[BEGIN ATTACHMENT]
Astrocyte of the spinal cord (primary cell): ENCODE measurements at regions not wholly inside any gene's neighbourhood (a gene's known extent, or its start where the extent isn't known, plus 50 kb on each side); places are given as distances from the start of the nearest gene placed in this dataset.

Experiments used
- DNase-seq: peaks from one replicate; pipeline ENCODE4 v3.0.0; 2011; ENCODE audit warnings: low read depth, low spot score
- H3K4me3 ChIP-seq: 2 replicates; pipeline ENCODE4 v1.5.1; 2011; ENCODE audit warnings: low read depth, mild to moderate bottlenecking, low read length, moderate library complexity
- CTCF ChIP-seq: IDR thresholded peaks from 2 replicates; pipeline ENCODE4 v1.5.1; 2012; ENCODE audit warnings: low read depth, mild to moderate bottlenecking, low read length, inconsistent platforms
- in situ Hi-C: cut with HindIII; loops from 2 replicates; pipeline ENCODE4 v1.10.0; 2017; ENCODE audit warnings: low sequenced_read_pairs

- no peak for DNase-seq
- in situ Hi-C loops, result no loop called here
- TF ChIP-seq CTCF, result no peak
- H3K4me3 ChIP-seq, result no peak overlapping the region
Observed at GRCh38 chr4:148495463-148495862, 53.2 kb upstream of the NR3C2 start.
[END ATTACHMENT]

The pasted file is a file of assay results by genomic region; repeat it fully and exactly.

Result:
Astrocyte of the spinal cord (primary cell): ENCODE measurements at regions not wholly inside any gene's neighbourhood (a gene's known extent, or its start where the extent isn't known, plus 50 kb on each side); places are given as distances from the start of the nearest gene placed in this dataset.

Experiments used
- DNase-seq: peaks from one replicate; pipeline ENCODE4 v3.0.0; 2011; ENCODE audit warnings: low read depth, low spot score
- H3K4me3 ChIP-seq: 2 replicates; pipeline ENCODE4 v1.5.1; 2011; ENCODE audit warnings: low read depth, mild to moderate bottlenecking, low read length, moderate library complexity
- CTCF ChIP-seq: IDR thresholded peaks from 2 replicates; pipeline ENCODE4 v1.5.1; 2012; ENCODE audit warnings: low read depth, mild to moderate bottlenecking, low read length, inconsistent platforms
- in situ Hi-C: cut with HindIII; loops from 2 replicates; pipeline ENCODE4 v1.10.0; 2017; ENCODE audit warnings: low sequenced_read_pairs

- no peak for DNase-seq
- in situ Hi-C loops, result no loop called here
- TF ChIP-seq CTCF, result no peak
- H3K4me3 ChIP-seq, result no peak overlapping the region
Observed at GRCh38 chr4:148495463-148495862, 53.2 kb upstream of the NR3C2 start.